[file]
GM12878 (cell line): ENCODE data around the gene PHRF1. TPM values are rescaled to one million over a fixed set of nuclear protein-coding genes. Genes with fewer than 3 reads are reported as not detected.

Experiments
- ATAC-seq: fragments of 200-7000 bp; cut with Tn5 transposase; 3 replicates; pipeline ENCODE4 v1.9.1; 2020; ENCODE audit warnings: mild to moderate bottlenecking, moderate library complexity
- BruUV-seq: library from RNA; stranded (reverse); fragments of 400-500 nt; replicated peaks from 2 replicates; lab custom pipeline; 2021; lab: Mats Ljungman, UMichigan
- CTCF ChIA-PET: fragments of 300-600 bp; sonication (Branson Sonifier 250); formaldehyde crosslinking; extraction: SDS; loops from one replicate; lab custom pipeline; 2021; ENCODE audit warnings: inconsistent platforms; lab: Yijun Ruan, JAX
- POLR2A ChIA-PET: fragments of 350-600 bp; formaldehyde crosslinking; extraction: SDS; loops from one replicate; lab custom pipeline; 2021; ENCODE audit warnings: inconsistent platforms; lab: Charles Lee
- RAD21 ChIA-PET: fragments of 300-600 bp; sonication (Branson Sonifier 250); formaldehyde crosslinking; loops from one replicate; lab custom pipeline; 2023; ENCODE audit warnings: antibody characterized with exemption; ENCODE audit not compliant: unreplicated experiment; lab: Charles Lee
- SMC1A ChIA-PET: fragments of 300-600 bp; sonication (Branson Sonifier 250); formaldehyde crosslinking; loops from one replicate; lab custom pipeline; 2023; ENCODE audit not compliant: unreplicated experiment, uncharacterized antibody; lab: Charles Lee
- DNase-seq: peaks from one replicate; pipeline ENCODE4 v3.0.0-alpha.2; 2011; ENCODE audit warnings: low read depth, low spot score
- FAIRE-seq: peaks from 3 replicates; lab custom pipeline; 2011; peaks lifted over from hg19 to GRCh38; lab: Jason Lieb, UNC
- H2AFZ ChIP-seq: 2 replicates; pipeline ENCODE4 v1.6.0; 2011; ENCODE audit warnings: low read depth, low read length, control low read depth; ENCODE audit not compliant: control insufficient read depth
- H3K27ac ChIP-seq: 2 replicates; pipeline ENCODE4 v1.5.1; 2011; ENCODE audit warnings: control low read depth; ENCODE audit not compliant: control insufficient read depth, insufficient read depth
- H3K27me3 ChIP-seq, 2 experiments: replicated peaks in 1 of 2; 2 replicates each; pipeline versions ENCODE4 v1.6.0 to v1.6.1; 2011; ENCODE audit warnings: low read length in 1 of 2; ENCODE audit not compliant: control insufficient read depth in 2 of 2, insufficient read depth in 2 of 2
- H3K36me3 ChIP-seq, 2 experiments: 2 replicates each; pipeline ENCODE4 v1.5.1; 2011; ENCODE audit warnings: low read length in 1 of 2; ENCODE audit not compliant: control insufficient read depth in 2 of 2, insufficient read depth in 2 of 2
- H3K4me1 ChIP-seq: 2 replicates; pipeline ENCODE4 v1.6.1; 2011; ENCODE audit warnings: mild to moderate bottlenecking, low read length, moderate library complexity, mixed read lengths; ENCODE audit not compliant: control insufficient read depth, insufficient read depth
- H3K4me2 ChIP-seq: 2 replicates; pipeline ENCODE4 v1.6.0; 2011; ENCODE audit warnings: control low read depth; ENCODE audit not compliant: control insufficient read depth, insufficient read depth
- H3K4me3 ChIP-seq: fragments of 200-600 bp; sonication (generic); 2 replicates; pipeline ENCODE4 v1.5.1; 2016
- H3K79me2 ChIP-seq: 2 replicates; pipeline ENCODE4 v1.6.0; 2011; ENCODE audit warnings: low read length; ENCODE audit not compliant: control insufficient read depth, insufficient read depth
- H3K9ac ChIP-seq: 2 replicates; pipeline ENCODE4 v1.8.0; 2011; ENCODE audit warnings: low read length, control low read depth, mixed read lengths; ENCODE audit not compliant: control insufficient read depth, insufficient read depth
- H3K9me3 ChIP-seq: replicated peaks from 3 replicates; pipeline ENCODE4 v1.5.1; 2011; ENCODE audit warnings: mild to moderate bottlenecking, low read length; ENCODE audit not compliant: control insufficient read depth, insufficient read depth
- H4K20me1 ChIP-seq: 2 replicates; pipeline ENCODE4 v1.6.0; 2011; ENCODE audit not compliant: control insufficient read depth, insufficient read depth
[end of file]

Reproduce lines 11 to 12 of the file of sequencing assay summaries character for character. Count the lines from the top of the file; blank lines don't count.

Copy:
- H2AFZ ChIP-seq: 2 replicates; pipeline ENCODE4 v1.6.0; 2011; ENCODE audit warnings: low read depth, low read length, control low read depth; ENCODE audit not compliant: control insufficient read depth
- H3K27ac ChIP-seq: 2 replicates; pipeline ENCODE4 v1.5.1; 2011; ENCODE audit warnings: control low read depth; ENCODE audit not compliant: control insufficient read depth, insufficient read depth